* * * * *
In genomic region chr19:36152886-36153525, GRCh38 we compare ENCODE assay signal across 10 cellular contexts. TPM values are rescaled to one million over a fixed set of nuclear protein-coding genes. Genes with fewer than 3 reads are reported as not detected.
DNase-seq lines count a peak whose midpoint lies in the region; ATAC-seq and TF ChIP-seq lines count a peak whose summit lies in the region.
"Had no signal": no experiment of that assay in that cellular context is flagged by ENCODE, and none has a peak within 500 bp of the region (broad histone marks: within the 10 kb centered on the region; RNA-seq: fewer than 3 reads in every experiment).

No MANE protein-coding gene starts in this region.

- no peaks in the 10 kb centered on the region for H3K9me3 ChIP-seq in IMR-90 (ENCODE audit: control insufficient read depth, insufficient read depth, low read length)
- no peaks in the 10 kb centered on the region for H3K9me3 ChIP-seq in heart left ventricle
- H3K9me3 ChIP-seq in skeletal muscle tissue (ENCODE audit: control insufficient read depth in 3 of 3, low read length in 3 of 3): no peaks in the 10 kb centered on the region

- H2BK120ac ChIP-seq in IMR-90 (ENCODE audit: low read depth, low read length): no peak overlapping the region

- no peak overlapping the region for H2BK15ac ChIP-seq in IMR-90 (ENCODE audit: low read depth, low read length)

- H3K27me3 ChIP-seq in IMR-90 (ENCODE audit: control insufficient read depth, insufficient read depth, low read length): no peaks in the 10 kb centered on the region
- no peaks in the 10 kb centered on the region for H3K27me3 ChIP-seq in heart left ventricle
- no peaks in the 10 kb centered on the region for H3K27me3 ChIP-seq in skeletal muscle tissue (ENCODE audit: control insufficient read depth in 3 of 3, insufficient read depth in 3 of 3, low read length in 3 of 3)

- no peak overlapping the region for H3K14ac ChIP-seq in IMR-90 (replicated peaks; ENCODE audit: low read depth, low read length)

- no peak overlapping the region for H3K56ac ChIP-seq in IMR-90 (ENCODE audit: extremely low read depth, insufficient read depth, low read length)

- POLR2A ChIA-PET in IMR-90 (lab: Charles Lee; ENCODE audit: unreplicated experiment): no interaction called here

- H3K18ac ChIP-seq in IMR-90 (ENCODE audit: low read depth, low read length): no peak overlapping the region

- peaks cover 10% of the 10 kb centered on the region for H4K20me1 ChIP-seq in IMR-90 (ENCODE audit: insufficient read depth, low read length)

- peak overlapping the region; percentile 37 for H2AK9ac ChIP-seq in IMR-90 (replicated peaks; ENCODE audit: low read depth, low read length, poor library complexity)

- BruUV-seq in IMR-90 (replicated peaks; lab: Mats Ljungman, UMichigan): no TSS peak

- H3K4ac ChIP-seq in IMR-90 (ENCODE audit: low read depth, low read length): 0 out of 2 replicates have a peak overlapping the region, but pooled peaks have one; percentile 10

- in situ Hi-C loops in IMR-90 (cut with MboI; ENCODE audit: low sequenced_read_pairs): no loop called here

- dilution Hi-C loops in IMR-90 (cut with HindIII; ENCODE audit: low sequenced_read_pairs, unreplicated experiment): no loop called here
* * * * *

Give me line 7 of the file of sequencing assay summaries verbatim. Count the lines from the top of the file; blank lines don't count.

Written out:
- H3K9me3 ChIP-seq in skeletal muscle tissue (ENCODE audit: control insufficient read depth in 3 of 3, low read length in 3 of 3): no peaks in the 10 kb centered on the region